Junk food contributing to childhood obesity AND damaging mental health?
Studies in Australia and Britain have drawn links between changes in the Western diet in recent decades and increasing levels of mental illness. Compared with 50 years ago people are now eating:
Researchers say these changes could be linked to a range of problems across all ages, including:
Both reports, which have been produced collaboratively, outline the growing scientific evidence linking poor diet to problems of behaviour and mood. Rates of depression have been shown to be higher in countries with low intakes of fish, for example.
A pioneering nutrition & mental health program in South Yorkshire
According to this program’s research nutritionist, Caroline Stokes, the mental health patients she saw generally had the poorest diets she had ever come across. “They are eating lots of convenience foods, snacks, takeaways, chocolate bars, crisps. It’s very common for clients to be drinking a litre or two of cola a day. They get lots of sugar but a lot of them are eating only one portion of fruit or vegetable a day, if that.”
Omega-3 fatty acids and multivitamins are recommended and people are advised to cut out junk food and replacing it with oily fish, leafy vegetables for folic acid, Brazil nuts for selenium, and food providing tryptophan.
Some patients who resist treatment with drugs accept nutritional therapy and most have reported an improvement in mood and energy. Caroline says, “Within the first month there’s been a significant reduction in depression. We’ve had letters from [the patients’] psychiatrists saying they can see a huge difference.”
Meanwhile Victorians are pigging out…
A 5 year survey shows many Victorians are eating more than their daily energy requirement every time they eat in a restaurant or cafe.
A study involving around 400 people – to see what people ate when they dined out, whether in restaurants, cafes or food courts – indicated to Melbourne nutritionist Shane Bilsborough of health management company B Personal, that:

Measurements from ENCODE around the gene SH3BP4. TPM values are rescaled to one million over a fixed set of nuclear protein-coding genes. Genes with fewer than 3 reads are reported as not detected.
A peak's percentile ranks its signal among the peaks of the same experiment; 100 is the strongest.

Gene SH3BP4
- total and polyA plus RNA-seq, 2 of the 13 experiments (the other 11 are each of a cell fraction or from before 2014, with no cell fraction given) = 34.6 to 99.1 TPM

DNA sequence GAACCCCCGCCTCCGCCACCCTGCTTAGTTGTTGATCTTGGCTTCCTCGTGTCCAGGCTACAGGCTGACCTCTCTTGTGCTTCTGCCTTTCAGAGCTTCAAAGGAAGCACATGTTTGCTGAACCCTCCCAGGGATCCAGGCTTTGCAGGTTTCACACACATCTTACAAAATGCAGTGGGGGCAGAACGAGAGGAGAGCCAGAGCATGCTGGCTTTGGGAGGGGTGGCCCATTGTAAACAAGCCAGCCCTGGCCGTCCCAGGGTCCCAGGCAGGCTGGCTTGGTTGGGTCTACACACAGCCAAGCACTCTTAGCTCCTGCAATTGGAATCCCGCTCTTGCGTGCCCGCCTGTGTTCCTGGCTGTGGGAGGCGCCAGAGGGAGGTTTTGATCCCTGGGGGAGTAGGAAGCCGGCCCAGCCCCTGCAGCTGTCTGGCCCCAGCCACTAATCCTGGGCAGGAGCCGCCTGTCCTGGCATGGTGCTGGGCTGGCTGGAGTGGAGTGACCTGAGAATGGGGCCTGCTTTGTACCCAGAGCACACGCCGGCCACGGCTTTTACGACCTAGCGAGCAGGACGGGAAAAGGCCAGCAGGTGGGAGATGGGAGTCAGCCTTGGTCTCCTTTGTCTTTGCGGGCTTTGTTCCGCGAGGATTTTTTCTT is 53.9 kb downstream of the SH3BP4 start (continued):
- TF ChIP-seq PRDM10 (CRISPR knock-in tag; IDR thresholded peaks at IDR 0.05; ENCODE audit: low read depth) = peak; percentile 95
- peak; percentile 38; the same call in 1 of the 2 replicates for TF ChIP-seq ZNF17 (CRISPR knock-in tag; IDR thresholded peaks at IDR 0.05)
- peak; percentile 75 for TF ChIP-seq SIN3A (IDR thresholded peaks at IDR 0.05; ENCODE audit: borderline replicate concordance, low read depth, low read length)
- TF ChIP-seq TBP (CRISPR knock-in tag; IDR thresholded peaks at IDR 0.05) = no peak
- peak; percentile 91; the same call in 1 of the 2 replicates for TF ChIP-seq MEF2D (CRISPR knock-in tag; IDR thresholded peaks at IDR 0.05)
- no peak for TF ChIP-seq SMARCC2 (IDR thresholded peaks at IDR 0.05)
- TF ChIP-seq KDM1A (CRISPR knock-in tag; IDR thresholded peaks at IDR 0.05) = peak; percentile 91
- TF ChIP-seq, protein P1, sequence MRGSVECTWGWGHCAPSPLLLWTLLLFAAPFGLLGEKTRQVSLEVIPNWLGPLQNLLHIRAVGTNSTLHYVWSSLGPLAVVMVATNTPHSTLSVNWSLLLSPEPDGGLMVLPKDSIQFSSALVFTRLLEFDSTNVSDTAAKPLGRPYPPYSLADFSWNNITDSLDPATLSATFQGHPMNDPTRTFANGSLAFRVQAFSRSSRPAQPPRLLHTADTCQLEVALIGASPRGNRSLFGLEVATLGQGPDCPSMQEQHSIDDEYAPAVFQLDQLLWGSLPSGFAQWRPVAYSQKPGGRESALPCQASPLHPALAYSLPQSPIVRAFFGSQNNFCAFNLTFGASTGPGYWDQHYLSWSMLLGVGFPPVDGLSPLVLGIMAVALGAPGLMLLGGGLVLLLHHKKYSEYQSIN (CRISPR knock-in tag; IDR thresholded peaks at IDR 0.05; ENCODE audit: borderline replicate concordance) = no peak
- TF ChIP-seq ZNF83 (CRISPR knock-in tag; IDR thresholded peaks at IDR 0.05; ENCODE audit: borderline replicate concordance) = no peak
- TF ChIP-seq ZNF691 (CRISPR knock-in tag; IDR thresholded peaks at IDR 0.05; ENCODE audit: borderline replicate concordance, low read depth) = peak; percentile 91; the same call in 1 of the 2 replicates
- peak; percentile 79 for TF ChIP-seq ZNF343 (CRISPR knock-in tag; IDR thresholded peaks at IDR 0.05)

To stay in a healthy weight range, men should eat 9-10,000kJ a day and women should eat 6-7000kJ a day. ”It’s one of the scariest surveys I have ever done,” says Shane. ”It’s frightening to really look at how much people are eating.”
A bit about B Personal
Shane and Johann Bilsborough have written three well regarded books covering all aspects of health, diet and disease. They look at how the body processes and uses food and how to exercise to metabolise fat. They support the idea of increasing the amount of incidental activity that individuals perform in a day in an effort to combat the rising obesity levels throughout the world.
The Global Corporate Challenge
B Personal has recently joined forces with Australian Olympic legend Herb Elliott AC.MBE to form an interesting corporate health initiative.
By simply recording the steps a participant takes during their everyday activity over six months, they are taken on a virtual tour of the globe.The Global Corporate Challenge course, covering over 20,000km, goes through some of the world’s most exciting and beautiful destinations.
There have already been many who have made this ‘journey’ in 2004 and 2005. Check it out here.
When medical science is helping to keep us alive longer, we really owe it to our families and the community to look after our bodies AND our brains. I guess my gym membership is secure and I really MUST get the old ‘treadly’ out again!